|Developer(s)||Code Red Entertainment, Obsidian Entertainment|
|Series||Fallout franchise spin-off|
|System requirements||A dank PC yo|
A game console
|Input methods||Keyboard and Mouse|
- "Play like an adventurer, rule like an Overseer"
- ―Game tagline
Fallout Worlds, or simply known as Worlds in the Fallout franchise, is a fictional video game developed by Code Red Entertainment and Obsidian Entertainment and published by Bethesda Softworks. While the game dons the Fallout name, it is not considered as part of the series, but merely a spin-off. The game was released in early November of 2016 for Xbox One, PS4, and PC, several years after production of the game had kicked off. The game is best played on PC, as that is what it was optimized for, and the console versions of the game are simply watered down ports.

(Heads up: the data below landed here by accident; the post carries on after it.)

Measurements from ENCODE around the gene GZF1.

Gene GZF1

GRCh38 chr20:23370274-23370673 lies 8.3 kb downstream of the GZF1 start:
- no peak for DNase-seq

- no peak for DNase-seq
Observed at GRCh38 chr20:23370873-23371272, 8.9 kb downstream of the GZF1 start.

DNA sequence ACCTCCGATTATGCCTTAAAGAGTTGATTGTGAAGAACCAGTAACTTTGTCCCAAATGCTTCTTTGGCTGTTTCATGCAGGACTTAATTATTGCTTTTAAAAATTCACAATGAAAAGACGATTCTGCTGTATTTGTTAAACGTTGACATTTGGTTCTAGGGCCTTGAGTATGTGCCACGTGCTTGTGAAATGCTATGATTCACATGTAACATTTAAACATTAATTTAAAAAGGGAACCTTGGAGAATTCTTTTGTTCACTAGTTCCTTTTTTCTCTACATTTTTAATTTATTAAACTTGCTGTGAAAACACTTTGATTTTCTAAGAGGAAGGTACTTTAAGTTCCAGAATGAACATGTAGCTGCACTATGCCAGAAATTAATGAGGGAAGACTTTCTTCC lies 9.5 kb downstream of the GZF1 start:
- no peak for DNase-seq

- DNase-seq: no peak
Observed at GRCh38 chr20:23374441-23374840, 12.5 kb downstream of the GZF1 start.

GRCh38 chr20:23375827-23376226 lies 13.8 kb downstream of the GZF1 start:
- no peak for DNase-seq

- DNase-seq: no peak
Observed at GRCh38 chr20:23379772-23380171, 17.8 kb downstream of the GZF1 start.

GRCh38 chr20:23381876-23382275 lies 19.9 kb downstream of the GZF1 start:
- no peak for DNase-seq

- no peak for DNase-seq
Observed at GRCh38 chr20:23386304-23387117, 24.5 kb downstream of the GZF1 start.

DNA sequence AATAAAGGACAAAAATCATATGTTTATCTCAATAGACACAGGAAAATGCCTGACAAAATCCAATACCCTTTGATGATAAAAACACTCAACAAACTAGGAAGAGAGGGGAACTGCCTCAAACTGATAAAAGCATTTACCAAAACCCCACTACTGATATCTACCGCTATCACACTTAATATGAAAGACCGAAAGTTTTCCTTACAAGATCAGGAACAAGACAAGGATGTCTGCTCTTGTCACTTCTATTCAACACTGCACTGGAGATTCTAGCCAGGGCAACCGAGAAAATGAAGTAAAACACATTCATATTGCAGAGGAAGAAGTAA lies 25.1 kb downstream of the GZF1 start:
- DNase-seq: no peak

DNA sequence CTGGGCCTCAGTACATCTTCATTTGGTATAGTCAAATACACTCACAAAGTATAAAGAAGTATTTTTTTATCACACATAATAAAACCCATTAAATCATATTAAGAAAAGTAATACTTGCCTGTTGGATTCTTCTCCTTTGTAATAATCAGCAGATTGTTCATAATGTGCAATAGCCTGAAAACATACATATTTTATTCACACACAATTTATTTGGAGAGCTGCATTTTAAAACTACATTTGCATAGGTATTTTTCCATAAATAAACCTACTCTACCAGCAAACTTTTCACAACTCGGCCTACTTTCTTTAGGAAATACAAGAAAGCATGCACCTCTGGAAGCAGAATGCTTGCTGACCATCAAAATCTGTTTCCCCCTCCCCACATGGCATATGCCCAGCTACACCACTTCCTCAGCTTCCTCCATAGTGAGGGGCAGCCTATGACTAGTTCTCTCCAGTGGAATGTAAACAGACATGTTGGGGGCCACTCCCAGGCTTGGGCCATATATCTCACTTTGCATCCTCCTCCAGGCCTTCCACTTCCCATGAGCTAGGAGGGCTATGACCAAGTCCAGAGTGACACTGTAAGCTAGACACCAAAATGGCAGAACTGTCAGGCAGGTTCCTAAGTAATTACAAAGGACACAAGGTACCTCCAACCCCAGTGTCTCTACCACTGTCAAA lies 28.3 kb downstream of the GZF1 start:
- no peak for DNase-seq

Worlds is extremely similar to the mobile spin-off, Fallout Shelter, but with several changes that would be enough to call for a separate game entirely. What Worlds provides that Fallout Shelter does not is the combination of the latter's gameplay with the gameplay that the Fallout franchise is known for, that is first-person (or third-person) role-playing gameplay.
In Worlds, the player is not just the adventurer, dweller, wanderer, or whatever it is their character is in any other main title game. The player is now the leader of his or her own civilization within the Fallout universe. From reviving one of the largest Pre-War cities in the Wasteland to spearheading operations as a Tribe leader to ruling as a loved Overseer of a Vault, the player has the Fallout universe in his or her hands.